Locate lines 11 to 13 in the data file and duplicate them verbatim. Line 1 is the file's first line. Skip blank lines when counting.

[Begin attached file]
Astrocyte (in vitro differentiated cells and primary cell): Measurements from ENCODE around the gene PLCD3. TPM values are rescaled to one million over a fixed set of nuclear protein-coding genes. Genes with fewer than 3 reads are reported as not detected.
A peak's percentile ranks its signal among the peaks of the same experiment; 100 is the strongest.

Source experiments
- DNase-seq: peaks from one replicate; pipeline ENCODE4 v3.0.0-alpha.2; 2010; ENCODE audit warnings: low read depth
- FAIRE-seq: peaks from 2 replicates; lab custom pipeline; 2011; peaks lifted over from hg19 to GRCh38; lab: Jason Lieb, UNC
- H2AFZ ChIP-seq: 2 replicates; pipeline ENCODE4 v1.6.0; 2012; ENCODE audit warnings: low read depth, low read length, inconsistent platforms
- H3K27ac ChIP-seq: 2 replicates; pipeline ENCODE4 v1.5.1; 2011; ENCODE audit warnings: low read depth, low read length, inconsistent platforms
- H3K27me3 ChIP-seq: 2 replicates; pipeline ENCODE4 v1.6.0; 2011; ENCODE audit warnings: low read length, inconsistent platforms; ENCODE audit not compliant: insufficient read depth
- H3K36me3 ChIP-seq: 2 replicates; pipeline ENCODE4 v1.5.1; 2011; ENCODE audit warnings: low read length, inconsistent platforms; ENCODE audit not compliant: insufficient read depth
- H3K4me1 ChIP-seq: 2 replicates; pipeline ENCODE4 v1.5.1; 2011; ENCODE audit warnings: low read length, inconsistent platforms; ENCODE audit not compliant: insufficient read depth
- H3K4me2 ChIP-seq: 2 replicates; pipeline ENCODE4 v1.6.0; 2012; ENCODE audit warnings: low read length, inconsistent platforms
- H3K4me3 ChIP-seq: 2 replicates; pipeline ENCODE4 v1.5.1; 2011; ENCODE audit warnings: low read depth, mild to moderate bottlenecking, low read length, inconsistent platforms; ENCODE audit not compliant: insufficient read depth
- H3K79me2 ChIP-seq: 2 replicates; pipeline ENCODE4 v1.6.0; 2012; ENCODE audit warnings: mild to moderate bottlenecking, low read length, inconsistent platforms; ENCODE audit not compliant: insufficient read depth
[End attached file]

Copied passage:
- H3K4me2 ChIP-seq: 2 replicates; pipeline ENCODE4 v1.6.0; 2012; ENCODE audit warnings: low read length, inconsistent platforms
- H3K4me3 ChIP-seq: 2 replicates; pipeline ENCODE4 v1.5.1; 2011; ENCODE audit warnings: low read depth, mild to moderate bottlenecking, low read length, inconsistent platforms; ENCODE audit not compliant: insufficient read depth
- H3K79me2 ChIP-seq: 2 replicates; pipeline ENCODE4 v1.6.0; 2012; ENCODE audit warnings: mild to moderate bottlenecking, low read length, inconsistent platforms; ENCODE audit not compliant: insufficient read depth